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Conference Paper

Predicting Visible Differences in High Dynamic Range Images - Model and its Calibration

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http://pubman.mpdl.mpg.de/cone/persons/resource/persons44986

Mantiuk,  Rafal
Computer Graphics, MPI for Informatics, Max Planck Society;

http://pubman.mpdl.mpg.de/cone/persons/resource/persons45095

Myszkowski,  Karol
Computer Graphics, MPI for Informatics, Max Planck Society;

http://pubman.mpdl.mpg.de/cone/persons/resource/persons45449

Seidel,  Hans-Peter
Computer Graphics, MPI for Informatics, Max Planck Society;

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Citation

Mantiuk, R., Daly, S., Myszkowski, K., & Seidel, H.-P. (2005). Predicting Visible Differences in High Dynamic Range Images - Model and its Calibration. In Human Vision and Electronic Imaging X, IS&T/SPIE's 17th Annual Symposium on Electronic Imaging (2005) (pp. 204-214). Bellingham, USA: SPIE.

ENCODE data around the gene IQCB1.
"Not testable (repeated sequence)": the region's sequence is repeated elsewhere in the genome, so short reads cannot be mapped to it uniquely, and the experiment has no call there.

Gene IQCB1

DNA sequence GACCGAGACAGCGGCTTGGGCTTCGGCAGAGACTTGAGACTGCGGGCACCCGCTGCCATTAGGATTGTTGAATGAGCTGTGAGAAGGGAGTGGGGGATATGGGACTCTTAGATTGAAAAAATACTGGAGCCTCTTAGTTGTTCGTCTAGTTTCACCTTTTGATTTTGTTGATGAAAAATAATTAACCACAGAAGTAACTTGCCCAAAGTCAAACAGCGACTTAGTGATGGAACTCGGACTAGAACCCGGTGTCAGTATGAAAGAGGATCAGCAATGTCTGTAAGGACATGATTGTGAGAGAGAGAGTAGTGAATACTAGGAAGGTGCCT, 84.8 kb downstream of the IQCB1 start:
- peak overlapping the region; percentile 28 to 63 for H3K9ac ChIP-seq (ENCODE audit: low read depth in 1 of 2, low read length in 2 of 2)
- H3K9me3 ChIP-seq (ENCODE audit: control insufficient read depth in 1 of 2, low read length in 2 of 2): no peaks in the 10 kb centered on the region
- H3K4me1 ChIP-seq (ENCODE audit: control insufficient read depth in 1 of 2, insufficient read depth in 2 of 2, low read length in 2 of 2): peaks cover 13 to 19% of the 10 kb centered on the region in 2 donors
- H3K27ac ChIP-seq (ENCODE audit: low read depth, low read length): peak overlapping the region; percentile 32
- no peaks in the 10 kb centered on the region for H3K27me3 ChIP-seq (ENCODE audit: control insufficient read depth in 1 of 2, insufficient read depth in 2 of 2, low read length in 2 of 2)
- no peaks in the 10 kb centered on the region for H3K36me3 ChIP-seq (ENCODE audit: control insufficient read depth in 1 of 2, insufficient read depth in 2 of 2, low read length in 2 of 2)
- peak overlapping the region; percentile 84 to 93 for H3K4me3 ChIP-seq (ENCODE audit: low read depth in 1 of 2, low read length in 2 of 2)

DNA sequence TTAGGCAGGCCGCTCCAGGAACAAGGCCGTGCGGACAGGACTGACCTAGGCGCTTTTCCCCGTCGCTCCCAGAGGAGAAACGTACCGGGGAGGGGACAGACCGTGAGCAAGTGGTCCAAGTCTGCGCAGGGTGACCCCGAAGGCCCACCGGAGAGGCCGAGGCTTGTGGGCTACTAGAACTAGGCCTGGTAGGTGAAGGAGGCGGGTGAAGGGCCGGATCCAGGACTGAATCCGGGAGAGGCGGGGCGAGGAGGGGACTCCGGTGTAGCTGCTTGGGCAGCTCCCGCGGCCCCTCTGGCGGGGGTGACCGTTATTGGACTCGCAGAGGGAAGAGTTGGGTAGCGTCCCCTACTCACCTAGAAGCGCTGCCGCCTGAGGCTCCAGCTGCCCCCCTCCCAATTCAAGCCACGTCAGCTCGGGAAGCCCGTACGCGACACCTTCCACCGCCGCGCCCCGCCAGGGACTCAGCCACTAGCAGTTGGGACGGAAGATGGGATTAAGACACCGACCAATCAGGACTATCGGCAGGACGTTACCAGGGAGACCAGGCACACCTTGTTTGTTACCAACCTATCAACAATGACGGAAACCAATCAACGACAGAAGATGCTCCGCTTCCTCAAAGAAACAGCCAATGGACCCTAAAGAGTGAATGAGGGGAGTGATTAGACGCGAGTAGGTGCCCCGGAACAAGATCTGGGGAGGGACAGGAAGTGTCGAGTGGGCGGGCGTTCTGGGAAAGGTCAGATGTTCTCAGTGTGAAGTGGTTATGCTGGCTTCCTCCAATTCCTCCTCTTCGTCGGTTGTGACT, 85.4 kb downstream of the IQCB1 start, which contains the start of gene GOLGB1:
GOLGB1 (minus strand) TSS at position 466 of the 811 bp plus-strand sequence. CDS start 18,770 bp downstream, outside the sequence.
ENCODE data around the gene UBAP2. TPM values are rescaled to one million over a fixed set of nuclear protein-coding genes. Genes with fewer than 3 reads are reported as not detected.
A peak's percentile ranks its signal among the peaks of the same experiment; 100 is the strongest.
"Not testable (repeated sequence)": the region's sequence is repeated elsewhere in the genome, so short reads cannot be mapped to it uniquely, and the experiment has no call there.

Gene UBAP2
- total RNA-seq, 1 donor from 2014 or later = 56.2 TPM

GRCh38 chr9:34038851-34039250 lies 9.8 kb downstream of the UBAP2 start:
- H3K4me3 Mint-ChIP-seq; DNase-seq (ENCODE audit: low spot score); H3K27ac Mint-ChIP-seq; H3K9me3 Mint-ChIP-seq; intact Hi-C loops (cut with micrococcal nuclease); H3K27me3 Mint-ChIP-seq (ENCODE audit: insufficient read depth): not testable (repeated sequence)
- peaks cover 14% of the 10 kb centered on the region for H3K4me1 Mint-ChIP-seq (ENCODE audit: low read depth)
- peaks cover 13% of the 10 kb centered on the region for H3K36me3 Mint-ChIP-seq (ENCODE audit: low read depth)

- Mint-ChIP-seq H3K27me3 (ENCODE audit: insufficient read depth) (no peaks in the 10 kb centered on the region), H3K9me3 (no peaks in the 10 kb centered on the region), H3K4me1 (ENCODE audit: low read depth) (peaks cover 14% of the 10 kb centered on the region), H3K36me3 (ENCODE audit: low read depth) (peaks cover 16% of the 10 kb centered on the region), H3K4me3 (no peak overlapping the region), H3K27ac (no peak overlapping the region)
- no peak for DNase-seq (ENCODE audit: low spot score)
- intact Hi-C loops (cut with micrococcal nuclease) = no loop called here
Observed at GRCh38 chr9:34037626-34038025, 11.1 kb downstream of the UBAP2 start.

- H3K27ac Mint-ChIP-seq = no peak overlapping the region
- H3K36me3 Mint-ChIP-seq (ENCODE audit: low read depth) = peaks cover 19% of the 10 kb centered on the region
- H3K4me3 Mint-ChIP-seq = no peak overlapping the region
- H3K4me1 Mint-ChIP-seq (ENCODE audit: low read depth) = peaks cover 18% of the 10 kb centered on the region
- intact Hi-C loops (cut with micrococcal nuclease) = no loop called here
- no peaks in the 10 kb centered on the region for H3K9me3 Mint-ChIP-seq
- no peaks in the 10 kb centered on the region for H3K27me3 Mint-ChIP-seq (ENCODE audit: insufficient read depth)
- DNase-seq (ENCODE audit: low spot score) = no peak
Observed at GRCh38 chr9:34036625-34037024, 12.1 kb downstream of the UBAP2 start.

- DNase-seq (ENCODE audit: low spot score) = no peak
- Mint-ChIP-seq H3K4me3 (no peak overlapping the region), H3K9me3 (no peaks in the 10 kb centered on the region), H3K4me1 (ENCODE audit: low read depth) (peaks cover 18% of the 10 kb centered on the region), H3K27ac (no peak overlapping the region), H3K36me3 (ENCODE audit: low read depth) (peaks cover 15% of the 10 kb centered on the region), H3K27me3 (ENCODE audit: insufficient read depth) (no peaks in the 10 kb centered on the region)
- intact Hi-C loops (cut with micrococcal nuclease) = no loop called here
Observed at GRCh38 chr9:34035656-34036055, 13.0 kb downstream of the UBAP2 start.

Cite as: http://hdl.handle.net/11858/00-001M-0000-000F-2773-0
Abstract
New imaging and rendering systems commonly use physically accurate lighting information in the form of high-dynamic range (HDR) images and video. HDR images contain actual colorimetric or physical values, which can span 14 orders of magnitude, instead of 8-bit renderings, found in standard images. The additional precision and quality retained in HDR visual data is necessary to display images on advanced HDR display devices, capable of showing contrast of 50,000:1, as compared to the contrast of 700:1 for LCD displays. With the development of high-dynamic range visual techniques comes a need for an automatic visual quality assessment of the resulting images. In this paper we propose several modifications to the Visual Difference Predicator (VDP). The modifications improve the prediction of perceivable differences in the full visible range of luminance and under the adaptation conditions corresponding to real scene observation. The proposed metric takes into account the aspects of high contrast vision, like scattering of the light in the optics (OTF), nonlinear response to light for the full range of luminance, and local adaptation. To calibrate our HDR~VDP we perform experiments using an advanced HDR display, capable of displaying the range of luminance that is close to that found in real scenes.